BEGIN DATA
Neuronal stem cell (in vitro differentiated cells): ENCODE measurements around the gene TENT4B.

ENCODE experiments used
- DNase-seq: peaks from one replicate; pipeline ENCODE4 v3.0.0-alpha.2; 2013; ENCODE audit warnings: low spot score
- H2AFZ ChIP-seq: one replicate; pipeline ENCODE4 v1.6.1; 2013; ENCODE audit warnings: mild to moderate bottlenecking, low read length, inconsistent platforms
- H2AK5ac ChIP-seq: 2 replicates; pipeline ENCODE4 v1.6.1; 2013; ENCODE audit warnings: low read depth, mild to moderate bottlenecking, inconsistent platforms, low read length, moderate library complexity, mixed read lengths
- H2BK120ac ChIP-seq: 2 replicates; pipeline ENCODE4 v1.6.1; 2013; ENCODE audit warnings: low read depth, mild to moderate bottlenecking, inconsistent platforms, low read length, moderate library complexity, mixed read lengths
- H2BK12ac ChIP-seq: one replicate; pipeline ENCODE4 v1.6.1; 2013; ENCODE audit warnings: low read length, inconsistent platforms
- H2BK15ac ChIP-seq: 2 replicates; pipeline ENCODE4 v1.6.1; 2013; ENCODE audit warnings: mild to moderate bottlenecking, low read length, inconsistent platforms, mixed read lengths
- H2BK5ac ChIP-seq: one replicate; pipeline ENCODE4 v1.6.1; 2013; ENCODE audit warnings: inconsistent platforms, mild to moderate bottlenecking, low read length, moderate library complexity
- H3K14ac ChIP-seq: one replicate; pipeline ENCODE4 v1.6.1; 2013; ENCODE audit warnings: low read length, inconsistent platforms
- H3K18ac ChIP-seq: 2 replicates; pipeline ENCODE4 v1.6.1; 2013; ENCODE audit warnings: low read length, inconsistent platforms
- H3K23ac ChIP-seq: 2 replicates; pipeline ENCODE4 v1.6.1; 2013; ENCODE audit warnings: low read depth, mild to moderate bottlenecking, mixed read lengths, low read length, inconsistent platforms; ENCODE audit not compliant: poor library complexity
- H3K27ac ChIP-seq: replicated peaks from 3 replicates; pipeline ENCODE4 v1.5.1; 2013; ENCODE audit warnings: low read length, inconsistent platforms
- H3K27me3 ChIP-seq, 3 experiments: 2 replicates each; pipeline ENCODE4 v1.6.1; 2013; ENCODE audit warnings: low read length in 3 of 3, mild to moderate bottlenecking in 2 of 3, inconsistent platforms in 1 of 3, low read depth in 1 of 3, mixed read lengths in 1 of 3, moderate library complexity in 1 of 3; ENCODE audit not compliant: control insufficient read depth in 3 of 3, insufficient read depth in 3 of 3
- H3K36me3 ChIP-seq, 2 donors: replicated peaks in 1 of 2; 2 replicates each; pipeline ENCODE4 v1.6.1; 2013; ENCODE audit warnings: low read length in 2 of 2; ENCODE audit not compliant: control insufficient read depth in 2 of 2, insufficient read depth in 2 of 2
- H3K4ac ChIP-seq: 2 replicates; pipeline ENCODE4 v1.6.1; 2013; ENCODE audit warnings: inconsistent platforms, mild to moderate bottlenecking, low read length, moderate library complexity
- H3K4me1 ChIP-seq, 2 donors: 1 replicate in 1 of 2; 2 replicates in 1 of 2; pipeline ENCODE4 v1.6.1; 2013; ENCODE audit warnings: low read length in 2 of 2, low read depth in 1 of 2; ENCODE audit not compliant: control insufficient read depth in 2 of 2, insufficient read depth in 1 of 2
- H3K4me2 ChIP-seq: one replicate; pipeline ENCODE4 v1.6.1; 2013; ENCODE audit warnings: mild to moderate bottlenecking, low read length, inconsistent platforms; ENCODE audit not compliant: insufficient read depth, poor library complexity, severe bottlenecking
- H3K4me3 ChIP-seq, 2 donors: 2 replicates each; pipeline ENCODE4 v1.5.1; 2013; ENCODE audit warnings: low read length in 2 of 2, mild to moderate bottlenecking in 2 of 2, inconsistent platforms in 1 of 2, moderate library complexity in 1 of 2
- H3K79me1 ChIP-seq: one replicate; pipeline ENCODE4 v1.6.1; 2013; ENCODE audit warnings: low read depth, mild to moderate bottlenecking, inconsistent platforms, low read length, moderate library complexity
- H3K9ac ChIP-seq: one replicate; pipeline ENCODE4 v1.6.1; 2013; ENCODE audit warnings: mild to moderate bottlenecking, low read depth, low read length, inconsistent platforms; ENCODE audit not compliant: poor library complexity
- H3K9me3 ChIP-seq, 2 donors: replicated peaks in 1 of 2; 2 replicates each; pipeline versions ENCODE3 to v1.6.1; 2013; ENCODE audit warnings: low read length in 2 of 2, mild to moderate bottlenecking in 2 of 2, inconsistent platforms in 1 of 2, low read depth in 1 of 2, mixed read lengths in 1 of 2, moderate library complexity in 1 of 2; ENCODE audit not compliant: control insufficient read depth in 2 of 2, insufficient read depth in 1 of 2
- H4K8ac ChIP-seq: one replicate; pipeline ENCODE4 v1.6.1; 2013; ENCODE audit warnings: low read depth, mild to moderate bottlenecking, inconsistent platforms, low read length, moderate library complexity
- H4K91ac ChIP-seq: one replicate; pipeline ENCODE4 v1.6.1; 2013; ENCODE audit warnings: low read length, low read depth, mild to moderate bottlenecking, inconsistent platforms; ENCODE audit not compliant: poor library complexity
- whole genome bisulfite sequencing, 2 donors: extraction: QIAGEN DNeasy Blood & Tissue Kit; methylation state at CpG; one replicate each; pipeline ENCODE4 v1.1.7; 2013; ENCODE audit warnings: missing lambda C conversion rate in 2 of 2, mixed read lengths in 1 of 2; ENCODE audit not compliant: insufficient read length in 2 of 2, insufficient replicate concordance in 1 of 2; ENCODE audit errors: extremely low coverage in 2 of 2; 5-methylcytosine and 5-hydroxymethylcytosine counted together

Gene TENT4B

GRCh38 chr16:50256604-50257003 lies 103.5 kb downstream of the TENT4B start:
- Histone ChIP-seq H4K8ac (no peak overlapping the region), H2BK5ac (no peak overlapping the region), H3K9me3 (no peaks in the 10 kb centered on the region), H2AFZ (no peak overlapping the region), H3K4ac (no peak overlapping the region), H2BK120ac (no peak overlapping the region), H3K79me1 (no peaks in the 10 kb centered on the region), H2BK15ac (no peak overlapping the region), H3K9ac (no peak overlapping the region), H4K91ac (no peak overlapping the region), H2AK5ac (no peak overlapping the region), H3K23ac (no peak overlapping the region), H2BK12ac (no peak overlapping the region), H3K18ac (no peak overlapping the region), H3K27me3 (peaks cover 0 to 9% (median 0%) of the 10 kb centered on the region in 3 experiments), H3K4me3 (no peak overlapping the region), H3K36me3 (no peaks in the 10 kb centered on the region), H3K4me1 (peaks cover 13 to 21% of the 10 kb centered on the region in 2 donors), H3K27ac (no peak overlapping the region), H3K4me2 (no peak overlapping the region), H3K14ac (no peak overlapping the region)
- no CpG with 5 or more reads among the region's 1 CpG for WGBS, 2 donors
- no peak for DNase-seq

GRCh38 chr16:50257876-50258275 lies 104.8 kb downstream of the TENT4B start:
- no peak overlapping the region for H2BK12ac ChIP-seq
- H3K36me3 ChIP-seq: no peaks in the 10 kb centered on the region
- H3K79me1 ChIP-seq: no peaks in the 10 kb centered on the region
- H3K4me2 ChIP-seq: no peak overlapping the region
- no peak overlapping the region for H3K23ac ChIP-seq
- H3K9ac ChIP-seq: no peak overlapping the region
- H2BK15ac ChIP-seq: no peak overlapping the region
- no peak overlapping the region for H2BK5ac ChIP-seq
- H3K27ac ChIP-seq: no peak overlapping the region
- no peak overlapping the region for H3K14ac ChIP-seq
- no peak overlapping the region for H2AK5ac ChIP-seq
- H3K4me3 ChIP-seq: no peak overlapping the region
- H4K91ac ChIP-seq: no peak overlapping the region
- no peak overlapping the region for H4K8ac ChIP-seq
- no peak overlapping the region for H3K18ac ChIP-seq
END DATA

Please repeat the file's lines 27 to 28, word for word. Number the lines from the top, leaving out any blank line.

GRCh38 chr16:50256604-50257003 lies 103.5 kb downstream of the TENT4B start:
- Histone ChIP-seq H4K8ac (no peak overlapping the region), H2BK5ac (no peak overlapping the region), H3K9me3 (no peaks in the 10 kb centered on the region), H2AFZ (no peak overlapping the region), H3K4ac (no peak overlapping the region), H2BK120ac (no peak overlapping the region), H3K79me1 (no peaks in the 10 kb centered on the region), H2BK15ac (no peak overlapping the region), H3K9ac (no peak overlapping the region), H4K91ac (no peak overlapping the region), H2AK5ac (no peak overlapping the region), H3K23ac (no peak overlapping the region), H2BK12ac (no peak overlapping the region), H3K18ac (no peak overlapping the region), H3K27me3 (peaks cover 0 to 9% (median 0%) of the 10 kb centered on the region in 3 experiments), H3K4me3 (no peak overlapping the region), H3K36me3 (no peaks in the 10 kb centered on the region), H3K4me1 (peaks cover 13 to 21% of the 10 kb centered on the region in 2 donors), H3K27ac (no peak overlapping the region), H3K4me2 (no peak overlapping the region), H3K14ac (no peak overlapping the region)